Enriching your WordCamp experience with workshops

A huge amount of the feedback from last year’s WordCamp Cape Town was that weren’t enough technical talks. Despite the fact that we had what I think was a seriously impressive line-up of speakers, I tend to agree with the individuals who wanted more technical topics. With a community as diverse as ours is, however, we will always have difficulty pleasing everyone, but I think we’ve come up with a great way of catering for all tastes this year: Workshops.

This year at WordCamp we’ll be running six workshops alongside the regular sessions. These workshops are split up into three separate sessions with two workshops during each session. 4 of the workshops will be technical and developer-focussed while the other two will be  management and marketing-focussed.

What can I expect in the workshops?

The workshops are limited to 20 people each and are very practical – you will be seated at tables with your laptops so you can fully engage with your instructor and the content. You can see the list of available workshops lower down on this page – we have some very exciting topics lined up.

How do I sign up for the workshops?

You can sign up for individual workshops on the day of WordCamp at the registration desk. Workshop sign-ups work on a first come, first served basis, so make sure to get there early so you can secure your spot and be one of the 20 in your chosen workshop.

What workshops are available?

These are the 6 available workshops – some of the instructors are also speaking in regular sessions, so you can get a double dose of their awesomeness. Here are the workshops on offer:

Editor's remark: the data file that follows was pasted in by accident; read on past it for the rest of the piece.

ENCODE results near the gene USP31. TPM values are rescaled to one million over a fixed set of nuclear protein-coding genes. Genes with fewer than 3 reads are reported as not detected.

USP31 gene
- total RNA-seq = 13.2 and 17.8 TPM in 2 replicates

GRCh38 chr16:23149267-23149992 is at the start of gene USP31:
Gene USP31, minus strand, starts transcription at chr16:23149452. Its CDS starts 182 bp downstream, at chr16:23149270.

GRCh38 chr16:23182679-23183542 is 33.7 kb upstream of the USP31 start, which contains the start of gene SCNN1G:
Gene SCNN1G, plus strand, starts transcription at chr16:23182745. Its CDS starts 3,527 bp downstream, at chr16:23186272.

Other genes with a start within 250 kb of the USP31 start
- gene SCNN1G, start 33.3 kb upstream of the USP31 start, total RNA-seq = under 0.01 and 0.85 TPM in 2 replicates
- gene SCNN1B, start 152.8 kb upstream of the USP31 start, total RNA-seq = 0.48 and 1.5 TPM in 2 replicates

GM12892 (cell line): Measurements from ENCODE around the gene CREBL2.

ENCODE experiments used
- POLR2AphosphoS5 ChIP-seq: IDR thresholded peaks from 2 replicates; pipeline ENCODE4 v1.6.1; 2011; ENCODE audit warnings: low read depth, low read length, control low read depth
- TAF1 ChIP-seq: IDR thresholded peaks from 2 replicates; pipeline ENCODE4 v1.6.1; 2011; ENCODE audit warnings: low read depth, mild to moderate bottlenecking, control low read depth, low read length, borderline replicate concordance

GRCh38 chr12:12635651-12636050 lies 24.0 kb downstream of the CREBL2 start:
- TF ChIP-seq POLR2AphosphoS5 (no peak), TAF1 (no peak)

Securing your WordPress site

Presented by Jeffrey Pearce in Workshop Session 1.

Making sure your WordPress website is secure from hackers is a hot topic these days. Learn how to write secure code to prevent attacks such as SQL injection, XSS, and CSRF using WordPress coding standards. We’ll also go through a few useful plugins to help on the server side as well.

Caching (all the things)

Presented by Gerhard Potgieter in Workshop Session 1.

Going through all the different types of caching available to WordPress developers while dispelling myths along the way and then provide a practical method of implementing fragment caching in your code.


Building your first WordPress plugin

Presented by Hugh Lashbrooke in Workshop Session 2.

Developing a WordPress plugin isn’t as daunting as it sounds. In this workshop, Hugh will show you how to get started with the code, provide some helpful tips and show you how to get your plugin added to the WordPress.org repository. You will be building a brand new plugin from start to finish in this workshop.

Who is this workshop for?

This workshop is for any developers who would like to get started building their first WordPress plugin, but just don’t quite know where to begin.

Speed up your theme development with GruntJS

Presented by Tomaž Zaman in Workshop Session 2.

If you haven’t heard yet, task runners are all the rage this days when it comes to frontend development. However, not many WordPress developers are familiar with them, so Tomaž will be presenting both an introduction to GruntJS (the most popular task runner) and it’s benefits for the developers as well as a hands on course on how to get started and how to most effectively use it for theme development. After this workshop, you’ll wonder how you managed to live without it! 🙂


Tools & tips to help you manage a remote team (or project)

Presented by Scott Basgaard in Workshop Session 3.

There are so many services, apps, and plugins that can help you and your team be more productive with work. Scott has been working specifically w/ WordPress for the past 7 years and hopes to share tips he’s learned along the way from working in client/product and on both remote and office teams.

Remember, you can only sign up for workshops on the day of WordCamp so make sure you get there in time!

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About Hugh Lashbrooke

I’ve been kicking around in WordPress for a good few years now and I absolutely love working with it. At Automattic I work on the WordPress community team where I assist and support WordPress community organisers from all over the world. I’m totally passionate about WordPress, the community and all that it represents.